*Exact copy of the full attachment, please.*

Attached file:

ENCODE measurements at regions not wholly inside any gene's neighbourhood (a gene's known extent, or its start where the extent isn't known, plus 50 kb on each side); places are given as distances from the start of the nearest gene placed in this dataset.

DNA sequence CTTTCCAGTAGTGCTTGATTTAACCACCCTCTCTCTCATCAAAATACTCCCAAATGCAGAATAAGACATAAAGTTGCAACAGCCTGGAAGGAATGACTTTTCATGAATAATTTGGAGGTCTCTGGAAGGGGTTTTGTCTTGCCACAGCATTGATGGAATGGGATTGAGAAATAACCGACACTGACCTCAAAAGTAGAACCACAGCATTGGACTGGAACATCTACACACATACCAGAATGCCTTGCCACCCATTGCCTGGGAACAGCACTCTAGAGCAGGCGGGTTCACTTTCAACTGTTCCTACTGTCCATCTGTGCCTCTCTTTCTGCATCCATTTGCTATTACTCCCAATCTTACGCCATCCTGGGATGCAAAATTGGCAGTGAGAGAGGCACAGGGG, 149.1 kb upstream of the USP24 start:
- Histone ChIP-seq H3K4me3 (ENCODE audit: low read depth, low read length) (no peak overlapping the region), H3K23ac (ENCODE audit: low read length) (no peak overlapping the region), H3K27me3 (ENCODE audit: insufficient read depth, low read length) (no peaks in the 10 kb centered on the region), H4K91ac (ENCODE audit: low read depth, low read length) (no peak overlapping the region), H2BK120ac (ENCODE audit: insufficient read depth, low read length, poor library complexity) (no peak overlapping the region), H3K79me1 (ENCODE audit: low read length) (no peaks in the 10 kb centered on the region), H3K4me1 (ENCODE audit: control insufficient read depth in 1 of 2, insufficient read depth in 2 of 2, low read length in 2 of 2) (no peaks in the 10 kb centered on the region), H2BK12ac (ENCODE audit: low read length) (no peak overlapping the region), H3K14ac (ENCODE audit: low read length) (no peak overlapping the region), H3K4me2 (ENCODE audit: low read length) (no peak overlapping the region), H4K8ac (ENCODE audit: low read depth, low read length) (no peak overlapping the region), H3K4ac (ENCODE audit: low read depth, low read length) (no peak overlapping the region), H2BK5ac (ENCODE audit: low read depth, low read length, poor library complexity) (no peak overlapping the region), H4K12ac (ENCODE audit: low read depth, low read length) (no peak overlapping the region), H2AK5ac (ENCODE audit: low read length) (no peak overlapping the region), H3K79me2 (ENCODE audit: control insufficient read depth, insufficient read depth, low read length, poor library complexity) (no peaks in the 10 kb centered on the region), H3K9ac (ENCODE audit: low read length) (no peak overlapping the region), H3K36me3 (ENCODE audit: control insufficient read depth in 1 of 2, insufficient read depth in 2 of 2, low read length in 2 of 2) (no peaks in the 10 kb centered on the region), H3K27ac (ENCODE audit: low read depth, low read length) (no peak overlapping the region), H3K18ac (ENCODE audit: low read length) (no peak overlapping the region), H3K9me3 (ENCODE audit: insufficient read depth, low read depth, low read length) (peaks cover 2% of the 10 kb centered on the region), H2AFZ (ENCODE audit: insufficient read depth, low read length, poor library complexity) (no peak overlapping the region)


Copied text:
ENCODE measurements at regions not wholly inside any gene's neighbourhood (a gene's known extent, or its start where the extent isn't known, plus 50 kb on each side); places are given as distances from the start of the nearest gene placed in this dataset.

DNA sequence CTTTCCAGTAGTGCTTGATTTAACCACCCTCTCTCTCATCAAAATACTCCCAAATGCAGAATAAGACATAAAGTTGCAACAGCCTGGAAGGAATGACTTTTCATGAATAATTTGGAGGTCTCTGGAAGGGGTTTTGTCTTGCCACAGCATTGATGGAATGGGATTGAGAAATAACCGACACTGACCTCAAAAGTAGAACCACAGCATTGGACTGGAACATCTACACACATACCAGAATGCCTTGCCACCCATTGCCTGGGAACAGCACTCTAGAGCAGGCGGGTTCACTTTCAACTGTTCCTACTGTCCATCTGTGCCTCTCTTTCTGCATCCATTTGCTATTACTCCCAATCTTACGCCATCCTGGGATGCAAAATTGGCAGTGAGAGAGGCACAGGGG, 149.1 kb upstream of the USP24 start:
- Histone ChIP-seq H3K4me3 (ENCODE audit: low read depth, low read length) (no peak overlapping the region), H3K23ac (ENCODE audit: low read length) (no peak overlapping the region), H3K27me3 (ENCODE audit: insufficient read depth, low read length) (no peaks in the 10 kb centered on the region), H4K91ac (ENCODE audit: low read depth, low read length) (no peak overlapping the region), H2BK120ac (ENCODE audit: insufficient read depth, low read length, poor library complexity) (no peak overlapping the region), H3K79me1 (ENCODE audit: low read length) (no peaks in the 10 kb centered on the region), H3K4me1 (ENCODE audit: control insufficient read depth in 1 of 2, insufficient read depth in 2 of 2, low read length in 2 of 2) (no peaks in the 10 kb centered on the region), H2BK12ac (ENCODE audit: low read length) (no peak overlapping the region), H3K14ac (ENCODE audit: low read length) (no peak overlapping the region), H3K4me2 (ENCODE audit: low read length) (no peak overlapping the region), H4K8ac (ENCODE audit: low read depth, low read length) (no peak overlapping the region), H3K4ac (ENCODE audit: low read depth, low read length) (no peak overlapping the region), H2BK5ac (ENCODE audit: low read depth, low read length, poor library complexity) (no peak overlapping the region), H4K12ac (ENCODE audit: low read depth, low read length) (no peak overlapping the region), H2AK5ac (ENCODE audit: low read length) (no peak overlapping the region), H3K79me2 (ENCODE audit: control insufficient read depth, insufficient read depth, low read length, poor library complexity) (no peaks in the 10 kb centered on the region), H3K9ac (ENCODE audit: low read length) (no peak overlapping the region), H3K36me3 (ENCODE audit: control insufficient read depth in 1 of 2, insufficient read depth in 2 of 2, low read length in 2 of 2) (no peaks in the 10 kb centered on the region), H3K27ac (ENCODE audit: low read depth, low read length) (no peak overlapping the region), H3K18ac (ENCODE audit: low read length) (no peak overlapping the region), H3K9me3 (ENCODE audit: insufficient read depth, low read depth, low read length) (peaks cover 2% of the 10 kb centered on the region), H2AFZ (ENCODE audit: insufficient read depth, low read length, poor library complexity) (no peak overlapping the region)